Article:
Also the methods of inquiry, and for validating “truth” differ between law and science. Legal inquiry makes use of qualitative methods, testimonial evidence, and a judgment of and deliberation between, probable arguments derived here from, whereas the sciences use observation and experiments, favoring the quantifiable, reproducible, and empirically verifiable.
Differences between law and science are grounded in a difference between the object and goal of inquiry of each discipline. The legal process deals with questions of a social, moral, and cultural kind and in the deliberation of individual cases in which truth is of an approximate kind as versed in the dictum “beyond reasonable doubt.” Natural science (with which forensic science is most commonly associated and from which the most influential forensic techniques and forms of analysis originates: physics, molecular biology, chemistry, etc.) deals with questions about nature, its laws, and general characteristics to the point of establishing the truth about it in a more absolute sense. The knowledge sought by science is one which may be reproduced independent of the particular researcher or situation, and from which it is possible to predict results based on true premises. Thus for law the goal of inquiry is the most reasonable explanation for particular events, while the goal of scientific inquiry is the universal truth about “what is.” These two fields of knowledge is straddled by the forensic process, in which legal questions must be translated into scientific questions in order to provide scientific answers which may inform legal argumentation and deliberation (see Fig. 1). Forensic science and its role in legal deliberation is in other words a matter of using science in the service of law and legal deliberation, to help establish “matters of fact” which may aid the process of deliberating between “probable arguments”.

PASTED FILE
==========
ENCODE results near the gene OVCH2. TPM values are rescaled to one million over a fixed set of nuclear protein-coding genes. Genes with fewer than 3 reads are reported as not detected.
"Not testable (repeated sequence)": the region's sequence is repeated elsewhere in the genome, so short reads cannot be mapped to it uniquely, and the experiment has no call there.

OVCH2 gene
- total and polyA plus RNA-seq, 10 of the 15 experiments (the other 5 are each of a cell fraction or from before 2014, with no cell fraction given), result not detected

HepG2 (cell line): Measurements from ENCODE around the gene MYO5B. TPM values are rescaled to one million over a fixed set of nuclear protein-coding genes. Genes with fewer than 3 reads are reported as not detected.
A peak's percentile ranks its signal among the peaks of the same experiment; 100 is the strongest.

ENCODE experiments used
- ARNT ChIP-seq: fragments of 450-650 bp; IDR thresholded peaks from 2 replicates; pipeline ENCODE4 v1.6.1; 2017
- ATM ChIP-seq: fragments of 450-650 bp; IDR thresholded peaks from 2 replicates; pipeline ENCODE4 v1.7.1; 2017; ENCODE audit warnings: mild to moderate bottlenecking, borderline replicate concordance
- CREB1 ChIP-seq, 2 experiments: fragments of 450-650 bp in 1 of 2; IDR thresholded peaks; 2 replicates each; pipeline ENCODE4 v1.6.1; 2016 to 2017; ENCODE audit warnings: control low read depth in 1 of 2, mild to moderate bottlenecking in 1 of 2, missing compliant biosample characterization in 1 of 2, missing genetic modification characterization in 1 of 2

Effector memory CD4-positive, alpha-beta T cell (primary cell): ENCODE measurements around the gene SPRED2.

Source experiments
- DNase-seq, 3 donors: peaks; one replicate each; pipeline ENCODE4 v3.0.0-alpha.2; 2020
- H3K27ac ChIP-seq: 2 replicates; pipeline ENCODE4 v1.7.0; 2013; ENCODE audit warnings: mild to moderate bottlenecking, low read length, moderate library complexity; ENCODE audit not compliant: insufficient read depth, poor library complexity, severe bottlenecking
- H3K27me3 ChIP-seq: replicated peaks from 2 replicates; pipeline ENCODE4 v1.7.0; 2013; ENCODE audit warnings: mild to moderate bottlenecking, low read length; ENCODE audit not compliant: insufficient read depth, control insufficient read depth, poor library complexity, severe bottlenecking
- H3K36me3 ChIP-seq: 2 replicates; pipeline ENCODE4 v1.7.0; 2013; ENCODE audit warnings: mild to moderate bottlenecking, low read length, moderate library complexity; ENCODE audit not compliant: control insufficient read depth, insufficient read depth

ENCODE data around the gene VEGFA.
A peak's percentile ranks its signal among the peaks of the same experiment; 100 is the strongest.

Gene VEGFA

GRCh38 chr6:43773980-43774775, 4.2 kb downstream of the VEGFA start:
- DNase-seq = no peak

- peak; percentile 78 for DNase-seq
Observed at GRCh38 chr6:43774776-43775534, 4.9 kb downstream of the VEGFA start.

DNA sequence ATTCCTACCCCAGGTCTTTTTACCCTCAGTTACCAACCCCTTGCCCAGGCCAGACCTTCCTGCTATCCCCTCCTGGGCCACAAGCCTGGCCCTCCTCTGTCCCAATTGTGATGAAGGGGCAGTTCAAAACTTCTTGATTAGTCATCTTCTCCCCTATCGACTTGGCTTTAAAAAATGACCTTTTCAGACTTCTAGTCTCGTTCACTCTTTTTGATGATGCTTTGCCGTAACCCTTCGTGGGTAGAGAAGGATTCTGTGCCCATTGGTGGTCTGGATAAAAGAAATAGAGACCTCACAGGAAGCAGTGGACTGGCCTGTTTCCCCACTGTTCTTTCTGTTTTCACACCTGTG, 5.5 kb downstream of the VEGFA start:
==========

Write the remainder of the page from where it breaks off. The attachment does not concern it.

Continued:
Evidence produced through the forensic process is thus also submitted to different forms of validation in different contexts and phases of the process. Within the laboratory, evidence is evaluated according to the soundness of analysis and integrity of the process of analysis (an uncompromised chain of custody and accuracy of instruments and methods applied) in order to assure the scientific “rigor” of the results through recognized methods of analysis and scientific procedures for testing. Within the legal process, the evidence is in addition to the assurance of the integrity of analysis and evidence, evaluated for their meaning in relation to the legal argumentation presented before a court of law. The former demands that what is infered from the evidence is verifiable and stand up to tests in accordance with scientifically acknowledged theories and methods. The latter demands that evidence is seen in the context of the case and the circumstances surrounding the actions or event in question and is based on evaluation of possible or probable causes or sources of particular forms of evidence.